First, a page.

Any one alive today who has owned a bread box probably knows nothing about playing an Xbox. Vice versa, a breadbox is most likely a foreign object to the Xbox generation.
I’m right there in the middle. My grandparents had a bread box and my kids play Xbox games. And if you ask me, the bread box definitely serves a greater function.
I never know where our bread is because it doesn’t have its own place in our kitchen. Sometimes it’s on the counter. Sometimes on the washing machine. Sometimes on the kitchen table.
And inevitably, the last pieces always end up in the back of the fridge, tucked behind the milk carton and the orange juice. At least once a month I find a few slices that have turned into some sort of science experiment. And then there is that loaf that ends up shoved into our tiny freezer and falls out on my toe every time I open the door.
The bread box was a simple invention. No cords. No charging. No batteries. No guessing where the bread was kept.
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While I’m at it, the Xbox generation probably doesn’t know what an icebox is either. By the time I was born, the icebox had been replaced by the refrigerator, but my grandparents always referred to our refrigerator as an icebox.
And I knew you couldn’t open up an icebox very many times in one day. That’s probably why my grandfather always yelled at me when I kept the refrigerator door open for longer than two seconds. I think he feared that the milk would spoil and our milkman wasn’t due for another day.
Ah..the milkman. Some mornings I wish I could open my front door and find a fresh bottle of milk, instead of having to drive to the market because someone finished the carton during the night. In fact, there were lots of services that I wish still made home deliveries (including the doctor) but that’s another story entirely.
Thinking of my grandfather reminds me of the ice cream man. Not that he was one, but he was always there with that needed quarter (yes, a quarter) when the ice cream man came down our block. Like clockwork, he made an appearance every summer evening around 7:30.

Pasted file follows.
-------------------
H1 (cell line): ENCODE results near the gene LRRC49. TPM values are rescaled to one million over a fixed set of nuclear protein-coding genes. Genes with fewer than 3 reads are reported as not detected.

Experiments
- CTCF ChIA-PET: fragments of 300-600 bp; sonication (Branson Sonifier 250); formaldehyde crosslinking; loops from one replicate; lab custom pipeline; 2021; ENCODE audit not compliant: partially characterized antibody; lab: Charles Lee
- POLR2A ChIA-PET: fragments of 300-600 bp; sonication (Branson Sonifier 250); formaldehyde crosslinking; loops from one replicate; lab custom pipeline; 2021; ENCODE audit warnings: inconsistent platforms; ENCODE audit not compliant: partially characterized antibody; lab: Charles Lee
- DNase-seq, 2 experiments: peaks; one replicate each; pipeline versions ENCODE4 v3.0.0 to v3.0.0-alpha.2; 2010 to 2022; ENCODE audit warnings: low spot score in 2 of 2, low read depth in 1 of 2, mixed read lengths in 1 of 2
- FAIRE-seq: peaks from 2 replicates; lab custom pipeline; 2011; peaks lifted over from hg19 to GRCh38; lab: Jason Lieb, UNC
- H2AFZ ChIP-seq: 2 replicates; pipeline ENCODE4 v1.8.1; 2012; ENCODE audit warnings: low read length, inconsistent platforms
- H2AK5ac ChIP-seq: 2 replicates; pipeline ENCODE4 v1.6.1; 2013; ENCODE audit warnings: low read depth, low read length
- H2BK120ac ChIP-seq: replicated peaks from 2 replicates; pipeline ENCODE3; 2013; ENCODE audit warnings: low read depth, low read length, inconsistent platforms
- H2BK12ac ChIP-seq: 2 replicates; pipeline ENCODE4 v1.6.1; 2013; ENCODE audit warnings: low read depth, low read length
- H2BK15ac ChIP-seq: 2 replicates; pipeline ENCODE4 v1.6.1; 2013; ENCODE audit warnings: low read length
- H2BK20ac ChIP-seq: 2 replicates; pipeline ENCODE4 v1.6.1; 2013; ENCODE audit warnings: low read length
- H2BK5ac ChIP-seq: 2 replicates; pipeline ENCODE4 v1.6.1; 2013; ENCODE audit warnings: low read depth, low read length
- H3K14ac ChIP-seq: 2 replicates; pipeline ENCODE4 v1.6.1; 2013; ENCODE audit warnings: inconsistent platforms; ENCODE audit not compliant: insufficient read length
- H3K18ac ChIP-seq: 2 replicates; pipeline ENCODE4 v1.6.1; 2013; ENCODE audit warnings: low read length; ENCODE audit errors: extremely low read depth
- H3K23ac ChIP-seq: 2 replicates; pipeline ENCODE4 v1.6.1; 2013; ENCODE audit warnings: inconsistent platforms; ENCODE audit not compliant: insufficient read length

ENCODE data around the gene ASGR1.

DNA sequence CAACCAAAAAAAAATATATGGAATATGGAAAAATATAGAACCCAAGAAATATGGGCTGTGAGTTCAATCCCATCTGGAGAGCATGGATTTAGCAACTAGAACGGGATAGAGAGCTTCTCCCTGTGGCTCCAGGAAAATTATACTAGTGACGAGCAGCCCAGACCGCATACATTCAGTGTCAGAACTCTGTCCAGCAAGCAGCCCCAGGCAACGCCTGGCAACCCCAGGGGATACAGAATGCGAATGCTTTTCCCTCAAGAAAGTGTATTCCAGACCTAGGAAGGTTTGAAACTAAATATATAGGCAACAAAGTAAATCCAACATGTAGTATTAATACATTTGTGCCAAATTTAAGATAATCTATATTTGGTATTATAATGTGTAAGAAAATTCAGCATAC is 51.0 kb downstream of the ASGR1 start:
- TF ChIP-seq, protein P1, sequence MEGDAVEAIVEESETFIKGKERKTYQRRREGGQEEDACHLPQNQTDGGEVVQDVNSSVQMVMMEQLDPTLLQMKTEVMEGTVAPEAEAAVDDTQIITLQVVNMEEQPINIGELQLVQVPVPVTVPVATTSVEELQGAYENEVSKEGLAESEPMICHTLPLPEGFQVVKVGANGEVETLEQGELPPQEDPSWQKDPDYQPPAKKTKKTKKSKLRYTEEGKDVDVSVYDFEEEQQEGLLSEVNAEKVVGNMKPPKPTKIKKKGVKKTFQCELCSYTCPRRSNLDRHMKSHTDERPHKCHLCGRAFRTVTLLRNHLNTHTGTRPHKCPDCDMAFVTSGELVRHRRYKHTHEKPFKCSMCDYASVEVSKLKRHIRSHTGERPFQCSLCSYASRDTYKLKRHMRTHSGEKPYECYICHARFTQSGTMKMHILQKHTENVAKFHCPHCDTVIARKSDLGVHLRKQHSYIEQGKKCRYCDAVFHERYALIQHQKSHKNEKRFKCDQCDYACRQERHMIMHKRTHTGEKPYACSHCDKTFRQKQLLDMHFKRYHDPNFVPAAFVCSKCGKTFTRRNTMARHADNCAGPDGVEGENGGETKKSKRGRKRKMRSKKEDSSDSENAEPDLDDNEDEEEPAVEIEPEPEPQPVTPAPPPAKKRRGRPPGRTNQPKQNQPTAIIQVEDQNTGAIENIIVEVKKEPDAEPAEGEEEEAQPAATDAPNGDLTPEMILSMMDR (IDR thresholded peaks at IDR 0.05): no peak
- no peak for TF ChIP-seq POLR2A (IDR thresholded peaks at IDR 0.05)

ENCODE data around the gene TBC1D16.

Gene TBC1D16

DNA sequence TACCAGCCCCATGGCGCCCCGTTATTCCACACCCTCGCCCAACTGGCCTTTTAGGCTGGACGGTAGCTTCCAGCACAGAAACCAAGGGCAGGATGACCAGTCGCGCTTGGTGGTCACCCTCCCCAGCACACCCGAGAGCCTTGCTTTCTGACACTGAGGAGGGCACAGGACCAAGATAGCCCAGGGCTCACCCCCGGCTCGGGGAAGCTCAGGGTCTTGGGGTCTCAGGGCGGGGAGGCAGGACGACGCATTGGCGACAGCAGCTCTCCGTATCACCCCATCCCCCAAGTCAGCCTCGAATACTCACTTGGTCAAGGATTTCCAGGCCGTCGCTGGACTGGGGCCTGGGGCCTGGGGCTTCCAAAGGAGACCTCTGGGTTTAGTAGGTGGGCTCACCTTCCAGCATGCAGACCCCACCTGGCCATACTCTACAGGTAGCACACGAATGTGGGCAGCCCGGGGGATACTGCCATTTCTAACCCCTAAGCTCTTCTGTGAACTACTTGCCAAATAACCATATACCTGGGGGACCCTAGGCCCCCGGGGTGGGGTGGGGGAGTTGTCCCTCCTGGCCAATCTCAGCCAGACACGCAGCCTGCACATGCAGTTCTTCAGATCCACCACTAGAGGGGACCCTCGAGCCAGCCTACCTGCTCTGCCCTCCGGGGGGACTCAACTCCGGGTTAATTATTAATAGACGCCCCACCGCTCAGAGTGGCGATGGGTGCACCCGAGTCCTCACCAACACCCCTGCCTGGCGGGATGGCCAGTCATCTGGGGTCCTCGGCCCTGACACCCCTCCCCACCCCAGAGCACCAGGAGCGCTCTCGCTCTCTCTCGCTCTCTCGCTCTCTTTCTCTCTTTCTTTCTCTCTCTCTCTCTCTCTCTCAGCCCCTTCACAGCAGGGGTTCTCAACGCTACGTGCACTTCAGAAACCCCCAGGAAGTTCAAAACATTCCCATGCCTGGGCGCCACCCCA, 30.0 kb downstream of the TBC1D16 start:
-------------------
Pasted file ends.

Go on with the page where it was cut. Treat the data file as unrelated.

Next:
On those hot summer days we’d jump out of the pool when we heard his jingle come down the block. Because that’s where we spent our days. Outside. Swimming. Walking down the block with our transistor radios. Sitting on the front lawn talking with our neighbors.
Not inside in front of a video game. Back then, the Xbox was still a figment of someone’s imagination.
Those lazy summer days found us using our imaginations, playing all sorts of guessing games. And when my best friend guessed what I was imagining, her first question was always - “Is it bigger than a bread box?”
Janie Emaus believes that when the world is falling apart, we're just one laugh away from putting it together again. She writes about how life is NOW compared to THEN, with her special blend of funny and sweet. She is the author of the time travel romance, Before the After, and the young adult novel, Mercury in Retro Love. And she has an essay in the Best Selling humor anthology, You Have Lipstick On Your Teeth. She is a staff writer at In The Powder Roomand blogs frequently for The Huffington Post. She is proud to be named a 2013 BlogHer Voice of the Year. To learn more about Janie visit her blog www.theboomerrants.com and her website www.JanieEmaus.com.